Things got even better in 2003. Grace roared out of the gate by shooting her career best score, 63, in the first tournament of the year, and very nearly won it. The next week, she lost by one stroke to Se Ri Pak in a thrilling battle of the Sisters. Grace would go on to notch an astounding 19 top tens in 2003, and came within just a few strokes of stealing the Vare Trophy away from Se Ri Pak. Included in those 19 top tens were ten in a row to end the season, a win, a second place finish at the LPGA Championship (almost her first Major win), three other second place finishes, and four third places. She had top tens in three of the four Majors in 2003, scored the most birdies on tour for the second year in a row, and had the best putts per green in regulation average on tour. She also finished third on the money list, behind just Se Ri Pak and Annika Sorenstam. As if that weren't enough, she also signed an enormous endorsement deal with Nike and was named a (nonvoting) member to the LPGA's Board of Directors. At the age of 24, Grace Park had arrived as a superstar at last!

2004 proved to be arguably Grace's best season yet. She started the year off with a bang, scoring top three finishes in her first three starts. The best of these was at the Nabisco Championship, the year's first Major, where she sank a clutch 6 foot birdie try on the final hole to collect her first Major victory. Grace continued to play well after that, but a series of back problems hampered her during the summer and the big money events that happened at that time.

However, once she got over the back trouble, she again performed wonderfully. In September and October, she got on a roll, producing one second place finish after another, before collecting a second victory at the CJ 9 Bridges Classic. It was the biggest win of her career, a five shot triumph, and the first time that she had ever won more than one event in a season.

Grace would go on to collect the Vare Trophy for low scoring average of the season, becoming only the fourth player in history to post a scoring average for the year below 70, and the second Korean player, after Se Ri Pak, to win the coveted award. All signs pointed to a mammoth 2005 for Grace, providing she could keep healthy!

Unfortunately, her health proved to be her Achilles heel all through 2005. She especially struggled with her back, which was injured so much of the season that she found it difficult to practice. As a result, she was perpetually rusty all year, so that even when her back would be OK, she would not be at her best. And it seemed like she would get injured repeatedly, sometimes in ridiculous ways: once, she even hurt her shoulder when one of her pro-am partners gave her a too vigorous high five following a good putt. As a result, she suffered through her worst season as a pro in 2005. Not only did she not win a tournament in a season for the first time since joining the LPGA, she also finished outside the top 30 on the money list for the first time.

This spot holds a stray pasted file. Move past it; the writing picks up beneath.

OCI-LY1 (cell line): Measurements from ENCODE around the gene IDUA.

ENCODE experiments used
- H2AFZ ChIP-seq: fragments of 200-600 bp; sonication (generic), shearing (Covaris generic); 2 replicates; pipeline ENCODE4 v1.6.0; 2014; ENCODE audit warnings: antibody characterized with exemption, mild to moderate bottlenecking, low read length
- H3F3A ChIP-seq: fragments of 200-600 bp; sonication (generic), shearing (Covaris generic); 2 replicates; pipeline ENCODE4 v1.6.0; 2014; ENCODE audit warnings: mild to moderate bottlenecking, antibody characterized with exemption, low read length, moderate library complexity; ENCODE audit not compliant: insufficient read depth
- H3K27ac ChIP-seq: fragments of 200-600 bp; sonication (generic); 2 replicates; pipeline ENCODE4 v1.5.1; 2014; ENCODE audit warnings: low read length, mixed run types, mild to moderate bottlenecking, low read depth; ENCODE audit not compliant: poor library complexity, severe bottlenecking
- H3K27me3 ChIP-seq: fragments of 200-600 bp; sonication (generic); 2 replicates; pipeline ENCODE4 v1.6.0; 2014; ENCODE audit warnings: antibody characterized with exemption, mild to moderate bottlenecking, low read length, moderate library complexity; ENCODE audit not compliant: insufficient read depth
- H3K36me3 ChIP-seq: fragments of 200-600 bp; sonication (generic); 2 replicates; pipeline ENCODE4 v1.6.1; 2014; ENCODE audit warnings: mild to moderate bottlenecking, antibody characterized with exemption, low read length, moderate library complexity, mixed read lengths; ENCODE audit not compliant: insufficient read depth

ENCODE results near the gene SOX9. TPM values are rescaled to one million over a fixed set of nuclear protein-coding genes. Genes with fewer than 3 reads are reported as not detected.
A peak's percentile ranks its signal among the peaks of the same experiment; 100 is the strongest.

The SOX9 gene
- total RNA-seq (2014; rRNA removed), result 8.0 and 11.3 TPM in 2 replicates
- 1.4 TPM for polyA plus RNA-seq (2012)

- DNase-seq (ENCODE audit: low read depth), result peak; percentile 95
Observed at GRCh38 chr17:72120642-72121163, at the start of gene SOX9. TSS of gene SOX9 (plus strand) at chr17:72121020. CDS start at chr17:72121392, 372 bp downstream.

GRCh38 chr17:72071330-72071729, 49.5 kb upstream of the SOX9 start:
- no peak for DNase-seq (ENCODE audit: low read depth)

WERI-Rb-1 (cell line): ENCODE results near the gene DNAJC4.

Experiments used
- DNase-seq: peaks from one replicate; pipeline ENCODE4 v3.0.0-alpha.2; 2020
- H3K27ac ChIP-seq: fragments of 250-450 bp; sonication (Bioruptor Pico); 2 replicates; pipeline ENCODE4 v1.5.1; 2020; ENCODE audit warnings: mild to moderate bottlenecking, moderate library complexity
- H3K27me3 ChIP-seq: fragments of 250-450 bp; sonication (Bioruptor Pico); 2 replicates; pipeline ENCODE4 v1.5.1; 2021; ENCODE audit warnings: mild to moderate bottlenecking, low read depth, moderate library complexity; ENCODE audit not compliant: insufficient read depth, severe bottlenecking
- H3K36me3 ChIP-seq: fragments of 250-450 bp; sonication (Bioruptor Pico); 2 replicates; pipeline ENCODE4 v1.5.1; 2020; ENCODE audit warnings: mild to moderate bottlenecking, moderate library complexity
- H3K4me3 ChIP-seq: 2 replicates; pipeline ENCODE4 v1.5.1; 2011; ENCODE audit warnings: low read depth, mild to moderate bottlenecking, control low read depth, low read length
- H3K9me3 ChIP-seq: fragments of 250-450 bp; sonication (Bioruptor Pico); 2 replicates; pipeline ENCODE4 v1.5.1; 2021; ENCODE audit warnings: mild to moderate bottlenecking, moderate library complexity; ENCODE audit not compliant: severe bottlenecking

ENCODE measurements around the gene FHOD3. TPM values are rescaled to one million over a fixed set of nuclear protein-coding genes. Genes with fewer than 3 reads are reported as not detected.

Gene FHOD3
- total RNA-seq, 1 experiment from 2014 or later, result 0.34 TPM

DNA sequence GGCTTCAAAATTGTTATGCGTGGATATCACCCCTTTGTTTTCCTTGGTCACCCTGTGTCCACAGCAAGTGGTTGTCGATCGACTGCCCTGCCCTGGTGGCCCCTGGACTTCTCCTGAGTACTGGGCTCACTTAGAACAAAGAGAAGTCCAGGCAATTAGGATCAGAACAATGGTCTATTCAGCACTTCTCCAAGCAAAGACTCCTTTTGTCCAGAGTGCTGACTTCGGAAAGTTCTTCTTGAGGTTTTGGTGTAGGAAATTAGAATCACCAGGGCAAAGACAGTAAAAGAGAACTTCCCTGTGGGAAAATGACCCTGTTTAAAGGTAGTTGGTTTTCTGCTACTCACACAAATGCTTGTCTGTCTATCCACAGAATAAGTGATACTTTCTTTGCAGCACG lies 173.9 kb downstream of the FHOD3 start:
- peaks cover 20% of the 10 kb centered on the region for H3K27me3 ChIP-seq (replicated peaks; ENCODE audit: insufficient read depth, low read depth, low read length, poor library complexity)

In the first part of the 2006 season, she was healthier by and large, but the months of inactivity due to injury took their toll. She was still capable of lighting it up, as she did the very first round of the year at the SBS Open, where she shot a 66 and took the first round lead. But she was also very inconsistent and missed a lot of cuts for a player of her caliber. Just when it looked like things might turn around, she got a serious neck injury that forced her to miss a lot of weeks right in the middle of the year. For the first time in her career, she was forced to bow out of the US Women's Open. She never really returned to form the rest of the year, and finished outside the top ninety on the money list.

Late in 2006, she did return to play in a few events. More importantly, she led the Asian team at the Lexus Cup to a narrow victory over the International team captained by Annika Sorenstam. They thus avenged the trouncing the Internationals had given them the previous year. In 2007, Grace continued to struggle to return to form, but at least her injuries were under control for the moment. She improved slightly from the year before, finishing 87th on the money list, but she is still far from the player she was a few years ago.

Grace continued her lackluster results in 2008, although she did flirt with the top 20 a few times during the year and produced the occasional great round. She seemed to be slowly coming around, although she was far away from the form that made her a superstar only a few years earlier. At the start of the 2009 season, she very nearly notched her first top ten since 2005 when she finished 12th in Mexico. But she withdrew with back problems at the next event, and after missing the cut at the Nabisco, missed the rest of the season due to injuries. During this period she had an operation on her back, with the hope that she will come back from this latest round of injuries stronger than ever.

2010 saw more struggling for Grace, however. She did manage one golden return to form: a tie for 10th at the Nabisco, her first top ten in four and a half years. Otherwise, she only made two other cuts all year and did not play at all after July.

Grace had more trouble in 2011. She was relatively healthy, but the good results just didn't come. She did not even make the field of the US Women's Open, and missed the cut at two of the other three Majors. Her best finish was a tie for 13th at the Safeway Classic. Her money list position was 81st, meaning she just missed out on category 1 status. But she still has category 11 status, which would qualify her for most tournaments.

Grace had been planning on playing the LPGA at the start of 2012, then focusing on the KLPGA in the latter half of the year. However, she felt that, despite being healthy, her game was no longer where she wanted it to be, and so she made a surprise announcement of her retirement at the LPGA Championship. She did make the cut there, extending her career two more days, then called it a career and moved back to Korea. Late in the year she married her boyfriend. It looks likely that she is done with golf, although she has not ruled out the possibility of returning at some point.

Grace finished her career with 6 LPGA wins, but there were times when it looked like she could have been so much more were it not for all the injuries. No doubt whatever she does from here on out, she will continue to be a smashing success. Good luck to her!

Grace did play one LPGA event in 2013, the Hana Bank tournament in Korea. She came out of retirement to give her fans one last show. She was paired with old friend Se Ri Pak in the first round, and nostalgia was in the air. She also acquired a new sponsorship with ELord, showing she still has appeal even in retirement! Grace also did some commentating work for JGolf, and might be looking to expand that in the future.

In early 2015, Grace had her first child, a daughter, and named her Hayden.